We’re going to let you in on a little secret–writers like to have fun! We spend hours, months, sometimes years at our desks, toiling over draft after draft. We brave the cold blue-eye stares of detectives, the chilly humor of medical examiners who like to leave us in with bodies and turn off the lights, or we travel through tick-infested fields to get first-hand information to make our writing authentic. To get the writing done, we have to be incredibly disciplined and patient.
Sometimes we have our fun through wordplay and stories of our adventures as writers, as shown in Lea and Jim’s posts this week on what people say to writers, and great first lines. And then sometimes, once in a very great while, we’re allowed to leave our chairs, go off to conferences with other writers, and have a whole lot of fun.
Another little secret: Readers get to have this fun, too. Where? At mystery conferences. Google “mystery conference” and you’ll find a list of many. And one of them is right in our own backyard: Dedham, Massachusetts. Joe Finder as Sherlock Holmes? Drinks in the bar with an agent? Waiting in line for the ladies room with Sue Grafton? Getting to rub elbows with your favorite writers? To ask the question you’ve always wanted to ask? Coming home with a basket of signed mysteries to keep you entertained for the long cold winter?
This weekend, many of our writers (and quite possibly Little Red Riding Hood and a Maine Lobster) are going to be at the Hilton Hotel in Dedham, Massachusetts for the 10th annual New England Crime Bake. It’s a fun-packed, action-filled weekend of writers and readers listening to panels of some of our favorite authors talking about their craft.
Past guest of honor have included the debonair Lee Child, the delightful
Harlan Coben, Maine’s own darkly brilliant Tess Gerritsen,
and True Blood author Charlaine Harris. The Bake has had Lisa Scottoline. Janet Evanovich, suffering from a bad cold on a day when the venue had no heat and Kate Flora had to hand out toilet paper in the ladies room from the one remaining roll. The late, great Robert B. Parker. And the wonderful woman who is finally wearing out the alphabet, Sue Grafton.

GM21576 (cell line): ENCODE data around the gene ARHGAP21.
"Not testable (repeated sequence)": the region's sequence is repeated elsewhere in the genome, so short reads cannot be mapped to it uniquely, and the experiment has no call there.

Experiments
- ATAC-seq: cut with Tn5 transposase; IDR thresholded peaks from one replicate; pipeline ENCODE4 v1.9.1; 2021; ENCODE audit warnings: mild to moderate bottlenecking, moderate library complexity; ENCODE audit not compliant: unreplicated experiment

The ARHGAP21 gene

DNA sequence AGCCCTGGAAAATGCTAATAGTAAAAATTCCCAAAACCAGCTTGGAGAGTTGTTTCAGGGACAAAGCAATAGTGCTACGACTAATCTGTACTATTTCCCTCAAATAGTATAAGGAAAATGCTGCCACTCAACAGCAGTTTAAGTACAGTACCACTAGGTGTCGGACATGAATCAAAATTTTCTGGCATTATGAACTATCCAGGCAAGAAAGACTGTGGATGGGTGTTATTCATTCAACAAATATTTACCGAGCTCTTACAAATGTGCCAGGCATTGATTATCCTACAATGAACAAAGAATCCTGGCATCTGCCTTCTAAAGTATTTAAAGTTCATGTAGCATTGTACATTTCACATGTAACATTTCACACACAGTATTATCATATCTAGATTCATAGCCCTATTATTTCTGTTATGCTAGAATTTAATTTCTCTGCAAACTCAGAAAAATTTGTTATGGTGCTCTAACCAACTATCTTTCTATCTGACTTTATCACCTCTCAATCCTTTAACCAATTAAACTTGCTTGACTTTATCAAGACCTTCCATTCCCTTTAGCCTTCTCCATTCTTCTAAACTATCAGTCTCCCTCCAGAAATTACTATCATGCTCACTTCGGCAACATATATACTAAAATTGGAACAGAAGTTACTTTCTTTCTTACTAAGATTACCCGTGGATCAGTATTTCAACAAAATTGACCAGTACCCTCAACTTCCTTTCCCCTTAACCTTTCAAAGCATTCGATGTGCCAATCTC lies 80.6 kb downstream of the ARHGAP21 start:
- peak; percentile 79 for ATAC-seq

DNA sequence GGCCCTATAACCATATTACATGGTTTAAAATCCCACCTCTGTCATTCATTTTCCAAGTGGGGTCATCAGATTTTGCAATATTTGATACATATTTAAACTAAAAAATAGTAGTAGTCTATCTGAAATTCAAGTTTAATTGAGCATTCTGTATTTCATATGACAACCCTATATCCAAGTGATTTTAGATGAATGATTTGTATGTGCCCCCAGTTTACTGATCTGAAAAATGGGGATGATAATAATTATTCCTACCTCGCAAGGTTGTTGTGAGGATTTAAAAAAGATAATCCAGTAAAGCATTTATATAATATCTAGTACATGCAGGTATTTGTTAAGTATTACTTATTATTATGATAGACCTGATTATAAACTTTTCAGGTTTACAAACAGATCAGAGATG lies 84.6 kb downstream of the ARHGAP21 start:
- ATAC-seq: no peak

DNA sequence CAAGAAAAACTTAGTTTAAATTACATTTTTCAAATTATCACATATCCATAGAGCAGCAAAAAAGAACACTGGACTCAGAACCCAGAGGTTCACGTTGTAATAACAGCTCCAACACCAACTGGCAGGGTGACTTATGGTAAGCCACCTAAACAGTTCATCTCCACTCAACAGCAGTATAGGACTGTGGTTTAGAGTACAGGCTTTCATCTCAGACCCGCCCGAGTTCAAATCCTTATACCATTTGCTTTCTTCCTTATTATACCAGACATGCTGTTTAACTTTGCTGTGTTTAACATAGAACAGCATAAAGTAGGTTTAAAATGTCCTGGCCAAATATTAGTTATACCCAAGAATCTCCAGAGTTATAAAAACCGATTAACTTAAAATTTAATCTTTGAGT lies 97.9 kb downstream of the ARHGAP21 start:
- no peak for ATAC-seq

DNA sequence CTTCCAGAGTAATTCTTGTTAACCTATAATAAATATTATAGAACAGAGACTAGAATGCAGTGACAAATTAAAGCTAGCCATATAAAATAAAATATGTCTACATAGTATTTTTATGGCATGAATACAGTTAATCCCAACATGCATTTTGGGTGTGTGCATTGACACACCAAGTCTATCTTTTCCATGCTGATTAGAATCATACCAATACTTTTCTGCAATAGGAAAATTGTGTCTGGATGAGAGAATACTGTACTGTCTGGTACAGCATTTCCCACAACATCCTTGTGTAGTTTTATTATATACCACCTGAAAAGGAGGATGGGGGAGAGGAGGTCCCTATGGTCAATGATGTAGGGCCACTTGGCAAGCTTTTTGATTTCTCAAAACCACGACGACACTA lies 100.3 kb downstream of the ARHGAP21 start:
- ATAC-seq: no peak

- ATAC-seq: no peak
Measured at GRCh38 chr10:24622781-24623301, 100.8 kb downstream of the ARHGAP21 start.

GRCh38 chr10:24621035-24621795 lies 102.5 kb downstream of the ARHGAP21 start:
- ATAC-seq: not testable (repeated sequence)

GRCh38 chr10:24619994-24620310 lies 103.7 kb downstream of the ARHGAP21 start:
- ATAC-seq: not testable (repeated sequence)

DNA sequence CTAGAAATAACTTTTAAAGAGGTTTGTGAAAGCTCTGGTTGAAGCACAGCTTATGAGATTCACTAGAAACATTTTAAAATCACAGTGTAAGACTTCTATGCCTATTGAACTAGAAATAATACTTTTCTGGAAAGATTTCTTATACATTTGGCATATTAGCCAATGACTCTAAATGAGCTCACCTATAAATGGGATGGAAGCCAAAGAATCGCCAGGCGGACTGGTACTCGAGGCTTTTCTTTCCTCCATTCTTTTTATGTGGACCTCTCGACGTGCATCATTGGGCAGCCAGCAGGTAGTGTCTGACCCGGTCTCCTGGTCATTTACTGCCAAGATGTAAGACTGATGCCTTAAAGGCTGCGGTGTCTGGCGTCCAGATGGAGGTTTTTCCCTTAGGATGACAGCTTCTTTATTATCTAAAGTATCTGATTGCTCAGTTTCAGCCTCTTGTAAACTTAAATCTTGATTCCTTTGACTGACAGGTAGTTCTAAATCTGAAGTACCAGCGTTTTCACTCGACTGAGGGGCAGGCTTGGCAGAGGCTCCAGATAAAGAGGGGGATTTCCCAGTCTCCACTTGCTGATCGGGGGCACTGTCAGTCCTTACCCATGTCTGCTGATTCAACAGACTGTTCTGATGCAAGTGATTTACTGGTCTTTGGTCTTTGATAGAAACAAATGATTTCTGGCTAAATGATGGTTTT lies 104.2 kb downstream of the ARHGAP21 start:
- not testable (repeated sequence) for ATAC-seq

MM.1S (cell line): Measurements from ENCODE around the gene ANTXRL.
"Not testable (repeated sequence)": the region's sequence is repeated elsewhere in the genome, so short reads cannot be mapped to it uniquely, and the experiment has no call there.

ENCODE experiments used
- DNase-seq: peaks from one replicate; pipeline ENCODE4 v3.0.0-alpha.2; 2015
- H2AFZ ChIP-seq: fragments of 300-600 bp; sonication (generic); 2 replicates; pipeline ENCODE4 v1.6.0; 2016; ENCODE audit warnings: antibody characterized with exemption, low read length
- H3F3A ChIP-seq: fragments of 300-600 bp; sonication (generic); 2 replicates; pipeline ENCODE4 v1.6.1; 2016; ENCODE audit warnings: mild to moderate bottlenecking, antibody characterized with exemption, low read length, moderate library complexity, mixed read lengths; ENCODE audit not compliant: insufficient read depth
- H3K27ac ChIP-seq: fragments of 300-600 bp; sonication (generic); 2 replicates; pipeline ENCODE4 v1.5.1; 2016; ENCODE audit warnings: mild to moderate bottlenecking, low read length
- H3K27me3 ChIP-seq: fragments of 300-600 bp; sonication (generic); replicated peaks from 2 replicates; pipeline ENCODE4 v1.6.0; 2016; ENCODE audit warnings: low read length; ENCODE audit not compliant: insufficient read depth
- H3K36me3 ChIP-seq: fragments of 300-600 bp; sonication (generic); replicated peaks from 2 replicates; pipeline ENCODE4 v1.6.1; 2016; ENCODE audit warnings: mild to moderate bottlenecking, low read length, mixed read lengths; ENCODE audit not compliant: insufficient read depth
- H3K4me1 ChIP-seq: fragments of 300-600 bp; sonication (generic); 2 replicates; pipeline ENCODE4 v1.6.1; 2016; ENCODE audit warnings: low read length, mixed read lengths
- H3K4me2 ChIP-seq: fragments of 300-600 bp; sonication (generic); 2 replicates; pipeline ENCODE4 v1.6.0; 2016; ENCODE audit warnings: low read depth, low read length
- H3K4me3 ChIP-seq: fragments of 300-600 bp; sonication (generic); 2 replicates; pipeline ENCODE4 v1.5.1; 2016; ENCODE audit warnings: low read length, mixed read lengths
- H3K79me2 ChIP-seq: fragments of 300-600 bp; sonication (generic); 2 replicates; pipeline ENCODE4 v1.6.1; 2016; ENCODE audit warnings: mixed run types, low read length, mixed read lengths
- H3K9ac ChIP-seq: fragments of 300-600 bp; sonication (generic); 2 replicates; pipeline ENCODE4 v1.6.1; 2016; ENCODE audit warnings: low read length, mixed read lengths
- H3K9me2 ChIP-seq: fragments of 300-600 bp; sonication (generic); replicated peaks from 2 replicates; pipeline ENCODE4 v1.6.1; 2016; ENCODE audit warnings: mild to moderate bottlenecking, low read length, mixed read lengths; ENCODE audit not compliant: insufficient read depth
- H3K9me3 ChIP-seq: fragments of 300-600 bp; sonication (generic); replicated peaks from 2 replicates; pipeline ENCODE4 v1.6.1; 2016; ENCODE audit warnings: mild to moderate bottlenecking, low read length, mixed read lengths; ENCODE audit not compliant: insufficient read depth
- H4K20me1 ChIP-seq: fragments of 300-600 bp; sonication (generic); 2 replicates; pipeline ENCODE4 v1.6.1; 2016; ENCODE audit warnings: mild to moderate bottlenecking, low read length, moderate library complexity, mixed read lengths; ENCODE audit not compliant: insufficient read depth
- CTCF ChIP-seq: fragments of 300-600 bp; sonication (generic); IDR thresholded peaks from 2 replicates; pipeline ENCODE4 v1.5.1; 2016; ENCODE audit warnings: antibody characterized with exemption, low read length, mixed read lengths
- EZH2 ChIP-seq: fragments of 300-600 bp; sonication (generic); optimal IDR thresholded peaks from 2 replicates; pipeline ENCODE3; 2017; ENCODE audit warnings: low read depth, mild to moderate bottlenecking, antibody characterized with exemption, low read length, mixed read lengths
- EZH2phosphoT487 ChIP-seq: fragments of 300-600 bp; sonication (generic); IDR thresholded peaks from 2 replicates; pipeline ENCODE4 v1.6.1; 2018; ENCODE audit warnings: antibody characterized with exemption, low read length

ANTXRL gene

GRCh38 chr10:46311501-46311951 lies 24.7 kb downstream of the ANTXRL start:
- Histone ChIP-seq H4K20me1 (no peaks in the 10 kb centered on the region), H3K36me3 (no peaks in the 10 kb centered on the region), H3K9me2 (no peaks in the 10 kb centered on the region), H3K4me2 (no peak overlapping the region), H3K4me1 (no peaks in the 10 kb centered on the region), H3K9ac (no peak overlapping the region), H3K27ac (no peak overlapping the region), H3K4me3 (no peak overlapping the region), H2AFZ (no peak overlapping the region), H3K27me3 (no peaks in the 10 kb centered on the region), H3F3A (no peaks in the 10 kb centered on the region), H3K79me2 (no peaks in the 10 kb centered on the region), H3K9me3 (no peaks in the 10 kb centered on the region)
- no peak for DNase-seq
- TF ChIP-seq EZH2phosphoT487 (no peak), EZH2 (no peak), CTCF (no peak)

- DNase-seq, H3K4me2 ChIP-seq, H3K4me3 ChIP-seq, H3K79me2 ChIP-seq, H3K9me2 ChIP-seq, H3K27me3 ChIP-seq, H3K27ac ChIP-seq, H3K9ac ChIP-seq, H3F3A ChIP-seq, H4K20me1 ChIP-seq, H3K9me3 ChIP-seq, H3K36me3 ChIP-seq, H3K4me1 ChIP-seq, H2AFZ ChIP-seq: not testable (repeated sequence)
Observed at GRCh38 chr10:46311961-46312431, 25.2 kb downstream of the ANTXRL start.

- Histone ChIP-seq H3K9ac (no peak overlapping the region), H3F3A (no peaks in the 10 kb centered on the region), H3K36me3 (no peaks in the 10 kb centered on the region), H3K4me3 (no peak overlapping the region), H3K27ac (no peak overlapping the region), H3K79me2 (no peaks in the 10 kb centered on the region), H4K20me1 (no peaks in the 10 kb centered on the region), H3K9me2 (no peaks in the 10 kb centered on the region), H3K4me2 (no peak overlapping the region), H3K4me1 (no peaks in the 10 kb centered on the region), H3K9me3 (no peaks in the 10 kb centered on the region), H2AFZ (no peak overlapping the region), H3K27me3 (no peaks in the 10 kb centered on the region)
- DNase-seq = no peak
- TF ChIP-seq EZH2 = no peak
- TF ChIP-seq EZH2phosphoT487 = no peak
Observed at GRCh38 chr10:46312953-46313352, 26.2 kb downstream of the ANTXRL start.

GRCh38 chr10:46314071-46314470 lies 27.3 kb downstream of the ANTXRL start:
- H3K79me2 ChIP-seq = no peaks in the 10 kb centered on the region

Last year, in honor of Charlaine, there was a Vampire Ball, compete with costumes. The costume prizes were bottles of Vampire wine, and other guests innocently staying in the hotel saw some very strange sights indeed. There was an expert from the Mass. State Police to talk about blood spatter, compete with slides, and a young lockpicker who readily shared his expertise.
Other years, forensic experts have included an arson detective, a Medical Examiner who appeared in an evening gown, twice the incredible Lucy Zahray from Texas, known fondly in the mystery community as “The Poison Lady.” Susannah Charleson and her search dog, Puzzle, stole the show one year. A young lab tech from the Boston P.D., known as the Semen Demon, taught us about what goes on in the crime lab, while a seasoned cold case detective talked about tenacity and the thrill of solving a decades old case.
Paul Doiron was there last year, sharing his outdoor lore and
introducing Mike Bowditch and The Poacher’s Son. And Sarah Graves joined us when we could pry her out of Eastport.James Hayman came to the Bake to talk about his first thriller. Kaitlyn Dunnett has been there to discuss the complexities of writing multiple series set in multiple eras.
This year, Barb Ross will be there with her publishing partners to introduce the newest crime story anthology from Level Best Books. Dead Calm, and to moderate a panel. Gerry Boyle will be there this year (after having had to cancel last year because of a nasty hiking accident) to introduce readers to his new series and his rookie cop in the Port City series. Gerry will appear on a panel about creating suspense, and teach a seminar on character. Vicki Doudera will be there to talk about how murder can happen in even the nicest places. Kate Flora will be there teaching a seminar on the traditional mystery and moderating a panel on true crime. Lea Wait will be on a panel about the role of secrets in mysteries.
This year, to celebrate number ten, there are two guests of honor, Nancy Picard and Barry Eisler. The banquet theme this year is Sleuths, Spies and Private Eyes, and people have been talking for months about their costumes. With luck, on Sunday, we have some pictures of those for you. And Julia’s working on a post for Sunday about the pros…and cons…of Cons.